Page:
43 MAKING RAPID STRIDES Canada Improving in Every Way —Agriculturally, Commercially and Financially. The reports coming to hand every . day from all branches of industry in Canada speak highly of the•construc- &re ability of that country. Recently the managing directors of the Canadian Credit Men's Associa- tion gave out the statement that busi- ness In Wertern Canada was good. In every branch it is better than in 1913, - and everyone will remember that In that year business was excellent. He says: \The beauty of it is the way in which payments are comitfg In. Mer- chants all over the West are taking their cash discounts. Such a transfor- mation I never saw. \From the records in the office I knew it was getting better. We clear here every retail merchant in the coun- try every three mouths, and we are therefore in the closest touch and have intimate knowledge of the way trade is going and how payments are being made. Conditions at the present mo- ment are better than I had dreamed it was possible that they should be'. - a \The statements which we are re- ceiving with refittence to the sta ng of country merchants indicates that there will be very few failures this fall. It Is quite remarkable. Men who have been behind fur years and in the hole are actually paying spot cash for everything, and taking their cash dis- counts. Banks and loan companies this fall will have more money than they know what to do with. \This is about the condition of trade, and I am glad to say there is no exag- geration in what I have said. The business of the prairie provinces Is In splendid condition.\ Crop reports are also good. From all parts comes the word that the crop conditions were never better, and the situation at the time of writing Is that there will be fully as great a yield as in 1915, when the average of wheat over the entire country was up- wards of '30 bushels per Here. The harvest therefore will be a heavy one— and, following the magnificent harvest of last year, the farmers of 1Vestern Canada will all he in splendid shape. Old Indebteduesses, much of which followed them from their old homes, are being wiped out, Improvements are now being planned, and additionta acres added to their present holdings. During the past year there was a large increase In the land sales both by the Cantu:Ian Pacific and Cunadian Northern land companies, as well as by private individuals. A great many of the purchases were made by fann- ers who thus secured adjoining quar- ters or halves, the best evidence prob- ably that could be had of the value of 1Vestern Canada land when those who know the country hest are adding to their holdings. A number of out - elders have also been purchasers, but -very little land has changed hands for .speculative purposes. An evidence of the prosperity of the 'country is found in the fact that such .a large number of farmers are pur- chasing automobiles. Alleged hard times in Manitoba have not dampened the ardor of motorists or prospective ones. The automobile Itemise department reported a few days since that there are 1,31) - Mae private owners of cars in the province this year than last. The number of licenses issued this year was 10,400, as against 8,800 lust year. At an aver- age cost of $1,000 ench the newly pur- chased cars represent a total outlay of $1,600,000, while the total number of cars in the province are worth approx- imately $10,000,000. The new cars are of modern types. Many people, for some unexplained reason, have feared and continue to fear that this country will experience a period of industrial and business dullness after the war. There seems to be no justification for such a specu- lation. On the contrary, there are sound reasons for belief in the prediction of Mr. Kingman Nott Robins, vice presi- dent of the Farm Mortgage Bankers' Association of America, who, in the Monetary Times, declares that Canada will experience her greatest propor- tionate development in production im- mediately after the conclusion of the war The country will certainly hav. exceptionally favorable commercial conditions to take advantage of. There will be the great need of Eu- rope in the work of reconstruction, and along with thin, the natural ten& ency of the allied to trade among them- selves, and perhaps special traffin4 privileges. Mr. Robins points out that the greatest development In the United States followed the costly end destruc- tive civil war. Mr. Robins, in an address before the Bondmen's Club of Chicago, expressed the opinion of a fur -thinking mind and the review of an experience of the laat of his numerous trips through the Ca- nadian West. When he said he re- garded the spirit of the Canadian people, as he found it, the most ad- mirable and encouraging feature of the entire situation. They are facing the sacrifices of war courageously and with calm confidence as to the result, and in similar spirit they face the eco- nomic future, confident, but expecting to solve their problems only by dint of hard and intelligent effort. An Important part of Mr. Robins' address, which invites earnest atten- tion, is that In which he refers to the land situation, and when his remarks are quoted they carry with them the impression gained by one who has given the question the careful thought of a man experienced in economic ques- tions, and specially those relating to soil and its production. He is quoted as saying: \Agricultural Canada was never so prosperous, and immigration of agri- cultural population both during and after the war seems a logical expecta- tion, finding support in an increasing immigration at present from the Unit- ed States, in spite of numerous ca- nards spread broadcast throughout the United States to discourage emigration to Canada. The lands of Western Can- ada, however, as long us they are as at present the most advantageous for the settler of any on the continent, must continue to attract, despite mis- representation, and on the increase of its agricultural and other primarily productive population depends the eco- nomic future of Canada. All other problems are secondary to this, and the large interests of Canada, recog- nizing Has fact, are preparing to se- cure and hold this population both dur- ing and after the war. They are con- tent to let city development and other secondary phases and superstructure follow in natural course. This recog- nition of the true basis of economic development is an encouraging augury for the future.\ \The war has brought the United States and Canada nearer together economically than ever before. The total investment of United States capi- tal in Canada doubtless exceeds $1,000,- 000,000, of which $300,000,000 has been invested since the war begun. Except for Great Britain, Canada is the Unit- ed States' best customer. Our exports to all of South America in the last three years were less than a third of our exports to Canada In the same pe- riod, although Canada has been rigidly reducing her imports since the war be- gan. Even France, a good customer of the United States, bought $70,000,- 000 less than Canada during 1913, 1914, 1915. And yet Canada's purchasing power is in the first stages of develop- ment only. It lies been estimated that the United States can support a popu- lation of 1300,000,000. Using the same basis of calculation In reference to nat- ural resources, Canada can support a population of 400,000,000. \Canada Is potentially the most pop- ulous, and, in primary production, at least, the richest unit of the British empire, and it behooves us in the Unit- ed States to know our Canada.\ The social conditions throughout Western Canada are everything that could be desired. Schtiols have been established in all districts where there may be ten or twelve children of school age, anti these are largely maintained ba liberal government grants. A fund for this purpose Is raised from the revenue derived front the sale of school land, one -eighteenth of all lands being set aside as school lands. All the higher branches of education are cared for, there being high schools at all important centers, and colleges and universities in the principal cities. The different religious denomina- tions prevail, each having its separate church, and religious services are held in every hamlet find village, and in far-off settlements the pastor finds an attentive congregation. The rural tele- phone is one of the great modern con- veniences that brings the farm home neqyar to the market. It Is not saying too much to state that in matters of social importance, in the most remote settlements they carry with them the same influence as is to be found in the most prosperous farming districts of any of the states of the Union.—AdvertIsement. Hard to Suit.. Mrs. Instile—I don't want that hat. Nobody wears anything like that now. The Milliner—Here's a charming lit- tle toque. Mrs. Instile—Take it away. Every- body has one like that. Truthful Wife. A detective was praising the truth- fulness of women. • \If war bulletins were as truthful as women,\ he said. \we'd have a better Idea of how this world struggle Is really going. \I remember a case the other day— it's Intetesting In its revelation of woman's truthfulness—the case of a husband who had disappeared. \Questioning the wife, I said to her: \'And now, madam, tell me—this is very important—tell me what goer husband's very last words were when he left?\ \'Ills last words,' the truthful creatUre answered, with a blush, 'were. \For heaven's sake, shut up I\ ' \ Nothing can be made out of nothing. Forget to Pay. Patrons of Winchester barber shops seem to have, a mania for forgetting to pay their tonsorial bills. In many cases It is done unintentionally. One evening, recently, a former Win- chester resident who now lives in Cali- fornia entered a barber shop for a haircut and shave. Ile was in a hurry. His business for the evening included a lodge meeting and most important c, all, catching a train for his home. Many of his old-time friends were In the shop when he stepped front the chnir. He bade them all good -by and started to leave the shop, lie had not yet paid his bill. \Did you forget something?\ the bar- ber asked as the customer was terve- Ing the shop. \Oh. yes. I beg your pardon,\ the customer replied. \Good -by, good -by.' And .the bill still remains unpaid.— Indianapolis News. A flirt usually begins to lose inter [p a man after she gets him to ad - that he loves her. GE SER JUDITH RAVI TIMES tana 1,, important Doing, al Piet Move Days Tlirounhout the Mate. tiditoci end Atiannud for Oct 14•atiotu. EATS LUNCH, THEN THROWS JEWELS OUT WITH REFUSE Passenger on G. N. Train Loses Valu- able Brooch — Telegram Starts Search Resulting In Recovery. Havre.—It nearly coat Mrs. James Holland of this city a valuable diamond brooch to eat a lap lunch on a Great Northern train while en route home from the East. The lunch was eaten near Culbert- son and remnants of it thrown out of a car window. Some time later Mrs. Holland missed her brooch, and failing to find it in the seat, concluded it had been thrown out the window with the leavings of lunch. The train conductor was notified and he wired back to Culbertson to start a search for tile brooch. Two hours later a wire was received stating that the jewelry had been recovered. STATE GREETS M. E. BISHOP Governor Stewart is Principal Speaker At Helena Banquet. Helena.—Montaea extended its for- mal welcome to the Rt. Rev. R. J. Cooke, Methodist Episcopal bishop of the local conference, with a reception at St. Paul's church, in this city. Dr. C. L. Bovard, president of Montana Wesleyan university, Helena, acted as toastmaster at a banquet seating sev- eral hundred guests. The principal address of the evening was given by Governor Samuel V. Stewart, who wel- comed Bishop Cooke in the name of the state. The bishop made an impres- live response. Other speakers includ- ed Rev. George I). Wolfe of Butte, H. O. Pickett of this city, United States Marshal Joseph J. Asbridge and if. A. Davee, state superintendent of public instruction. R. R. PROTESTS HIGHER RATES Claims Assessment Rate Exceeds Actual Valuation. Miles CIty.—The Northern Paakflc, has filed a protest agalast'a raise in the assessment of its lands in this county from $1.69 an acre to ;2.20. The road owns 6.'19,047.10 acres in Custer. Representatives' of the company said the lands were returned at 50 per cent of the actual value, which is the cus- tomary rate throughout the state and county. and that the company had been assured this valuation would be ac- cepted. The representatives protested that through the proposed charge the valua- tion wotild be more than the actual value of the land and more than the land could be sold for. BUTTE -BOISE HIGHWAY SEEN Proposed Auto Rod _Would. Shorten Distance by Two Days. Butt e.—The proposed Buttelloise highway, which would shorten the dis- tance between the two cities by two days' automobile travel will become a reality next year if E. M. Booth, Idaho state highway engineer is successful in efforts to secure federal aid In the project. Mr. Booth, in company with A. I.. Kalil, his assistant engineer, conferred here with Prank Bonner, chief geo- grapher of forest district No. 1, with headquarters at Missoula. Surveys are already being made along the proposed road. It is plan- ned to begin construction this fall. The highway is 'mapped to exteud down Salmon river to Clayton. STOVE EXPLOQES; KILLS TWO Causes Serious injury of Eight Others at Valley County Dance. Great Falls.—Word has just reached here of the death of two people and the serious injury of eight others as the result of the explosion of a kero- sene stove at a dance in northern Val- ley county,. The dead: Mrs. Thomas Pritchard, Fred Swallheim, 6 years old. Hurt at End of Long Journey. I lel ena.— A (ter working his way across country from Illinois as a cir- cus tent-pegger, to get to the home of relatives in the l'rickley Pear valley, this county. Ben Bolt was perhaps fa- tally injured here while doing his last day's work. He fell under a circus wagon and received Injuries which, it is said, will make him a cripple for life, if he survives. Promising Leads Found at Butte. Butte—At the Butte & London some very promising leads have been en- countered in both the north and south crosscuts, but the real veins have not yet been encountered. The north crosscut has been run about 175 feet from the station on the 1,600 -foot level and the south crosscut about 225 feet. The Granite gives every evidence of mineralization and some small string- ers have been encountered. Work will be pushed steadily in both directions and It is probable that the ore bodies will be encountered. SHOW GROWTH OF MONIANA QHAMLIERB OF COMMERCE SPRING UP IN MANY CITIES. Nav,spaper Men Head Many Organize. tions---Prosperity Acts au Spur- - Awakens Sections to Possibilltlea. Great Palls.—Rapid developt t col Montana is no more strikingly I 'hat- ted than in the marked upgr of chambers of commeroe and commer- cial clubs in recent months. As each section, spurred by the pros- perity of the past year, has awakened to its economic and industrial possi- bilities, there has developed a rush to orgauize a business club, in which co- operative effort may best vent itself. Three months ago there were only a handful of such organizations in Mon- tana. Former Scribes Lead. As is reported the case elsewhere, former newspapermen are the guiding spirits of many of these organizations. The clubs vary in size with the im- portance of their respective centers, and with the enterprise of the organ- izers. Great Falls brobably has the largest body, with A. J. Breitenstein, a newspaperman and former secretary of tho state fair association, as secre- tary. Many of the newer and small clubs and chambers. however, are unable to afford a secretary and in consequence, \work split shift,\ that is, turn their affairs over to some worthy individual who will give a portion of his time to the work and the remainder to some other occupation. BILL MAY EXEMPT MINES FROM SPECIAL TAXATION Amended Measure With Copper Levy Eliminated is Reported to Sen- ate—Contains Substitute. Washington, D. C.—As the amended Eitchin bill was reported to the sen- ate, the copper tax is eliminated, and in lieu thereof a tax of live percent is levied on the net profit of corpora- tions \selling to or manufacturing for\ any munitions corporation any materi- al entering into the manufacture of munitions. As this provision now stands, it probably will exempt the copper, lead and zinc producers of the west from special taxation, for the reason that they do not as a rule sell to manu- facturers now engaged in the muni- tions business but sell to refiners, brokers and middlemen. INDIANS BELIEVED INFECTED Suspected of Spreading Plague at BIM ing—Animals Slain. Billings.—Stray cats, dogs and In - dians are suspected of spreading infan- tile paralysis and Billings is killing the animals and has ordered the Crow In- dians, who flock to the city to strike their tepees and flit homeward. Six cases of the plague have just been discovered among Indians at Pry- or and the entire ('row reservation probably will be kept under strict quarantine for some weeks to come. Montana reports twenty-one cases of paralysis and all but two are in this section. Signs of Black Rust In Montana. Culbertson.—Signs of black rust are reported in the wheat fields of this vicinity.' In the district between Frei(' and Medicine I.ake the damage is greatest. At other places very little harm has been done. This is the first time that the scourge has appeared In this part of the country, it is said. Relinquishes All Mineral Rights. Glendive.--liather than pay taxes on mineral reservations, the Northern Pa- cific and the Northwestern Improve- ment company have relinquished all mineral rights in lands held by them. Notwithstanding this relinquishment. Dawson county will collect $ taxes from the companies for this year. Shriners Banquet at Lewistown. Lewistown.—Shrinera from all the principal cities of Montana attended a banquet here to Imperial Potentate A. B. Lehmann. The occasion drew dis- tinguished Masons to the number of several hundred and at least one lodge In every county was represented. Montana Woman Would Be Coroner. Kalispell. -Mrs. Nora K. Sherman of this city has filed as a candidate for the Democratic nomination for county coroner. Mrs. Sherman is said to be the first woman in the United States to aspire to this office. • ABSENT, CASTS FIRST BALLOT • • Helena.—William Scallon, law • • partner of United States Senator • • T. J. Walsh cast the first ballot • • In Montana's state-wide primary. • • August 29. Mr. Scailon, whom • • business called to Michigan, voted • • under the absent voter's law. • •••••••• OOOOO Interest Agricultural Montana. Missoula.—Agricultural Montana Is generally interested in the advance - meat in Congress of a number of bills by Senator Henry I. Myers, all of which Will benefit ranchers In this state. One measure, favorably report- ed by the Senate public lands commit- tee, requires keeping open to public use lands on the Flathead reservatior that are natural stock drives and :hat lead to water. The lands will still be homesteaded but a saving chime would require that access to wide be always open to stockralsers. SECOND MONTANA 8E51 ON BOHN tutu' mer4T NOT SIJKPASSILD BY ANY OTHER IN NATION, AWAY OFFICE/t8 HARDENED TO OUTDOOR UPI Troops Metter Fitted for Hardships on Horde' . than \Tenderfeet\ Front East—Food and 8anItary Condi- tions In Camp Deolareci Good. Helena In caliber of men and OMOOTI and fighting efficiency no regiment of mili- tia along the Mexican border is above the Second Montana, in the estima- tion of army officers of the state troops, according to Adjutant -General Phil Greenan. General Greenan received a letter from Col. D. J. Donohue in whioh the young commander said the soldiers were healthy and satisfied in a splen- did camp. The men have becioine ac- customed to the heat of the border and no longer mind It, he said. Mere Recruits Needed. Recruiting will be continued in Butte and other cities throughout the state until the regiment has been brought up to full war strength, Gen- eral Greenan has been told by govern- mental officials. Thirty-three men have enlisted since the recruiting of flees were opened after the regiment aed left for the border, he said. Posters and other advertising matter for the use of recruiting officers is ex- pected to arrive from Washington soon and it will be used to stimulate re- cruiting, the general said. Montana Boys Hardened. Because the Montana boys were hardened Oa outdoor life and were not soft and green they were given prece- dence over the guardsmen from the eastern states, Sergeant P. S. Buten of Company C. Second regiment, Mon- tana national guard, said in Butte up- on his return from the border. The sergeant will visit his family in Cut Bank before returning to his coinmand at Douglas. Ariz. Most of the eastern men are tender- feet who are not accustomed to out- of-door life, while the Montana men are hardened to it, the visiting officer said. Conditions at the Montana camp are first rate, food is good and the heat is not unbearable, he said. Bliss Praises Camp. Soldiering on the border is not a lawn social, according to Mr. Buten. Ditches have been dug and sanitary measures enforced by the camp com- mander, Col. D. J. Donohue, are so stringent that General Bliss praised the camp as one of the best on the border while on a recent visit, Ser- geant Buten said Sergeant Buten is the first member of the regiment to arrive in Butte from the border since the regiment left the state. * * * Judges For State Fair. The judges for the Montana state fair have been selected by the board of directors, the announcement being made by Secretary it. S. Skinner. The selections were made after careful consideration, recommendations for the various judges being secured from national associations. The fair board secured the best judges available, and in the list is found names of men of national reputation. The matter of judges, which is one of the most important that the fair directors have to settle, has received the careful consideration of the di- rectorate for the past two months. Contracts have been closed with the men who are to judge the various divisions, with one exception, no judge being signed up as yet for the apiary exhibits. * * * County Farm Agents Meet. The county agricultural agents of Montana held their semiannual confer' once at the Montana state college. The session continued three days. Those present were: J. R. Campbell of Missoula county; R. A. Blanchard }f Cascade county; Paul Carpenter of Lewis and Clark 'county; George E. Pipper of Dawson county: John C. Tay- lor of Custer county: C. A. Bush of Flathead county, and Carl H. Peterson of Fergus county. The conference was tinder the im- mediate direction of M. L. Wilson, leader of county agents, who was one of the speakers. Others were Dean F. B. Linfield of the college of agri- culture, and Director F. S. Cooley of the extension department. The first session was addressed by W. A. Lloyd of Washington, D. C., representing the federal department of agriculture. * * * Hurry Call For Guards. A hurry -tip order for national guards- men has been sent out to the various recruiting offices. The telegram, re- ceived by Corp. Walter Selby of the afelena statioe gave no cause for the action, but urged him to speed up sse listments, forwarding the map just as soon as suitable transportation can 1140 provided. The wire stated: \Send all national guard troops in your depart- ment to border as soon as they are equipped and suitable transportation .n be obtained.\ HOW MRS. BEAN MET THE CRIS'S Carried Safely Through Change of Life by Lydia E. Pinkham Vegetable Compound. Nashville,Tenn.—\When I was going through the Change of Life I had • tu- mor as large as a child's head. The doctor said it was three years coming and gave me medi- cine for it until I was called away from the city for some Ulna. Of course I could not go to him then, so ny sister-in-law told le that she thought Lydia E. Pinkham's Vegetable Com- pound wpuld cure it. It helped both the Change of Life and the tumor and when I got home I aid not need the doctor. I took the Pinkham remedies until the tumor was gone, the doctor said, and I have not felt it since. I tell every one how I was cured. If this letter will help others you are welcome to use it.\ —Mrs. E. H. BEAN, 625 Joseph Avenue, Nashville, Tenn. Lydia E. Pinkham's Vegetable Com- pound, a pure remedy containing the extractive properties of good old fash- ioned roots and herbs, meets the needs of woman's system at this critical period of her life. Try it - If there hinny symptom in your case which puzzles you, write to the Lydia E. Pinkhant Medicine Co., Lynn, MBAs. Conitipation Vanishes Forever Prompt Relief—Permanent Cure CARTER'S LITTLE LIVER PILLS never fail. Purely vegeta- ble — act surely but gently on the liver. Stop after dinner dis- tress -cure indigestion, improve the complexion, brighten the eyes. SMALL PILL, SMALL DOSE, SMALL PRICE. Genuine must bear Signature CANCER Tumors and Lupus Puce fully treated without knifeorpaln. All work guaranteed. Come, or write for Free Illustrated Book Dr. WILLIAMS SANATORIUM Me Um/malty Ar.,Itiassa perms. Him. \ROUGH on RATS\ Eret.,K,1\;. m . ite:ATE. NO USE FOR HEARSE THERE Sleepy Driver's Horses Brought His Unwelcome Vehicle to the Wrong Neighborhood... Carl Blessing, a young farmer, liv- ing near Columbus, was at work in a field some distance from his home. He happened to look in the direction of his house and then stopped to look egain. A hearse was being driven up the lane and HS he stood there watch- ing. the horses stopped with the hearse at the Blessing gate.-'- Blessing ran to the house to see what had happened. On the front seat of the hearse was the driver, fast asleep. Blessing awak- ened him. \:re you not dead?\ the driver ask4 1 d \Not that you could notice,\ Bless- ing returned. \Well isn't anybody dead here?\ \Not unless they died in the last five minutes,\ said Blessing. \Then the driver realized he hart gone to sleep and the horses had turned into the Blessing lane of their OWII accord. He remembered that he was going to the White creek neigh- borhood, so he turned around, went down the lane anti remained awake until he arrived at his destination.— Indianapolis News. A bore is a person who has nothing to do but sit nround and visit. Many a man huts made a fortune by not writing poetry. That Knife -Like Pain have you n lame back, aching day and night? Do you feel sharp pains after stooping? Are the kidneys sore? Is their action irregular? Do you have headaches, backaches, rheumatic pains,—feel tired, nerv- ous, all worn-out? Use Doan's Kid- ney Pills—the medicine recom- mended by so many people In this locality. Rend the experience that follows: A Montana Case J. H. Kugler. It. F. D. No. J. Boze- man, Mont., says. \I suffered from at- tacks of backache and pains In my loins for ten year.. Work brought strain on my kld Often thi e kidney secre- tions were profuse. then again vcanty and painful In pas- sage. There was a • o r t of brickdust sediment In them. too. Doan'. Kidney Pills relieved me as soon as I took them and before long they rid me of kidney trouble.\ Get Dowe's at Awr Stem gO. , e Row DOAN'S minNatlf P I 1, I, • POSTER-M1LBURN CO.. a UFFALO. M. Y. I - fru) Misr, Rho Sloe'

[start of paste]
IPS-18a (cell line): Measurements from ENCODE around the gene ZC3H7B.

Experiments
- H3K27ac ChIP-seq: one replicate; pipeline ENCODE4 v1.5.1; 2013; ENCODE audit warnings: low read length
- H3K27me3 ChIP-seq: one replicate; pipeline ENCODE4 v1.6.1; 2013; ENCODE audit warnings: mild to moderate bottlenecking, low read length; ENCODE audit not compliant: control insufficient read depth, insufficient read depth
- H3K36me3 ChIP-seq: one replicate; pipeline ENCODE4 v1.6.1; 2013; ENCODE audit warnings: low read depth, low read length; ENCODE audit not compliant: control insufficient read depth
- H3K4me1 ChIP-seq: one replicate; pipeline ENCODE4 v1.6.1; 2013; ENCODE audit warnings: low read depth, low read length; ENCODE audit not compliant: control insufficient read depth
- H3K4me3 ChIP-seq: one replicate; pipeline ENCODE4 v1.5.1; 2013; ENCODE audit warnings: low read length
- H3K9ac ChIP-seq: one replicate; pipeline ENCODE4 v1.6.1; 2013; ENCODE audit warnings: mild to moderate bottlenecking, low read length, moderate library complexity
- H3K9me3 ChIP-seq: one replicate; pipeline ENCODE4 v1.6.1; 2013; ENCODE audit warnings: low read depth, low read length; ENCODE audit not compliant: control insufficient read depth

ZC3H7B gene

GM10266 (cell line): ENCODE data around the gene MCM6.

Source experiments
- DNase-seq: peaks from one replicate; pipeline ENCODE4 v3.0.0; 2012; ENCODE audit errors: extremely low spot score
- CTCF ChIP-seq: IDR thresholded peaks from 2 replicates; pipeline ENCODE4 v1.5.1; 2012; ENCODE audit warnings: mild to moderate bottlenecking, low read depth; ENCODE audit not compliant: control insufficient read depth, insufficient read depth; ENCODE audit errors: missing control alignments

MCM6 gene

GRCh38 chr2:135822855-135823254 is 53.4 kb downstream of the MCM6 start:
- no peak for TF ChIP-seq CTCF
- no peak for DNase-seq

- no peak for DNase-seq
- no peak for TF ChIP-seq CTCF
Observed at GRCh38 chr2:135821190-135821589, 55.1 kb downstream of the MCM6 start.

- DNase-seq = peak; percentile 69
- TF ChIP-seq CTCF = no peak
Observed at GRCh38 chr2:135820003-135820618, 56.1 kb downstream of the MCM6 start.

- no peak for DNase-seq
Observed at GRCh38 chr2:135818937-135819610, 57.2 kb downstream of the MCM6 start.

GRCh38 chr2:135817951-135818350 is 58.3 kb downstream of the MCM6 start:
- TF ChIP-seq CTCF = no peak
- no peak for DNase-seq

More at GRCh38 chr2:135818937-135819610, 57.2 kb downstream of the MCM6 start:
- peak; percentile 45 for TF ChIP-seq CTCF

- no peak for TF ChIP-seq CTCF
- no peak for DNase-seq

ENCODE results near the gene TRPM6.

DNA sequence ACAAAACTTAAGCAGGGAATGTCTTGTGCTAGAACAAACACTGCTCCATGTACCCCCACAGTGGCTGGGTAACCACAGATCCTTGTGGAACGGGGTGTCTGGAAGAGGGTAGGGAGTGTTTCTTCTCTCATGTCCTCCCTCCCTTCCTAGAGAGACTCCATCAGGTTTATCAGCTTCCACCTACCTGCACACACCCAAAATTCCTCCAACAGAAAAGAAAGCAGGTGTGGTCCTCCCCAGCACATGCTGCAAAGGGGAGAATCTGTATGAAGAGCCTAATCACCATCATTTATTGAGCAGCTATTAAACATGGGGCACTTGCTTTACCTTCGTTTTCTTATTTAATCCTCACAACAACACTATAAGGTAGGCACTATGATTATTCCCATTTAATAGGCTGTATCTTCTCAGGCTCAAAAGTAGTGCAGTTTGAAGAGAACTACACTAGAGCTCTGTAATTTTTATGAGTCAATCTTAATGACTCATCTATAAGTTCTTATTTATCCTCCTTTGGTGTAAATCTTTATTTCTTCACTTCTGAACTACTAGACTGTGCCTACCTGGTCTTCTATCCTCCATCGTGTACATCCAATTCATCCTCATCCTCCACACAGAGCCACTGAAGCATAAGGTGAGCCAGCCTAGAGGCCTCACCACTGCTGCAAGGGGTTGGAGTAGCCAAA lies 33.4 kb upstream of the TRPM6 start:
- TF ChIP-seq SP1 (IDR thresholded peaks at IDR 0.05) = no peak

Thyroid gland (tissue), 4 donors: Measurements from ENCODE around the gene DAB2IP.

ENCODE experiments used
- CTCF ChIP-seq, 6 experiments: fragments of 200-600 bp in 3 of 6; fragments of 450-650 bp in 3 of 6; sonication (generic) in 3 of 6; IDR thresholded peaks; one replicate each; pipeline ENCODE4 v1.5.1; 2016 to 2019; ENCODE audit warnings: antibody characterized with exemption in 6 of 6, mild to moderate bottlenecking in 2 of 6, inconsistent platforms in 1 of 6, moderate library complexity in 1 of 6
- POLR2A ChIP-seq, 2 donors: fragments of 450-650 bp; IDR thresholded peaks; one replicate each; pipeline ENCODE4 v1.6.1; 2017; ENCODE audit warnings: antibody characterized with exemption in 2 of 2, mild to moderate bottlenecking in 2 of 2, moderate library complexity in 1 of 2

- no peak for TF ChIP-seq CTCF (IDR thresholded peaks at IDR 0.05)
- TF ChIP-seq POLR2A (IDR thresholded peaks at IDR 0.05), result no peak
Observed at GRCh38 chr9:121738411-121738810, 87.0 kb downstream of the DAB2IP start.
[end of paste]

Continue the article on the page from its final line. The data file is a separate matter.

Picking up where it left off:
Geyser Judith Basin Times (Geyser, Mont.), 01 Sept. 1916, located at <>, image provided by MONTANA NEWSPAPERS, Montana Historical Society, Helena, Montana.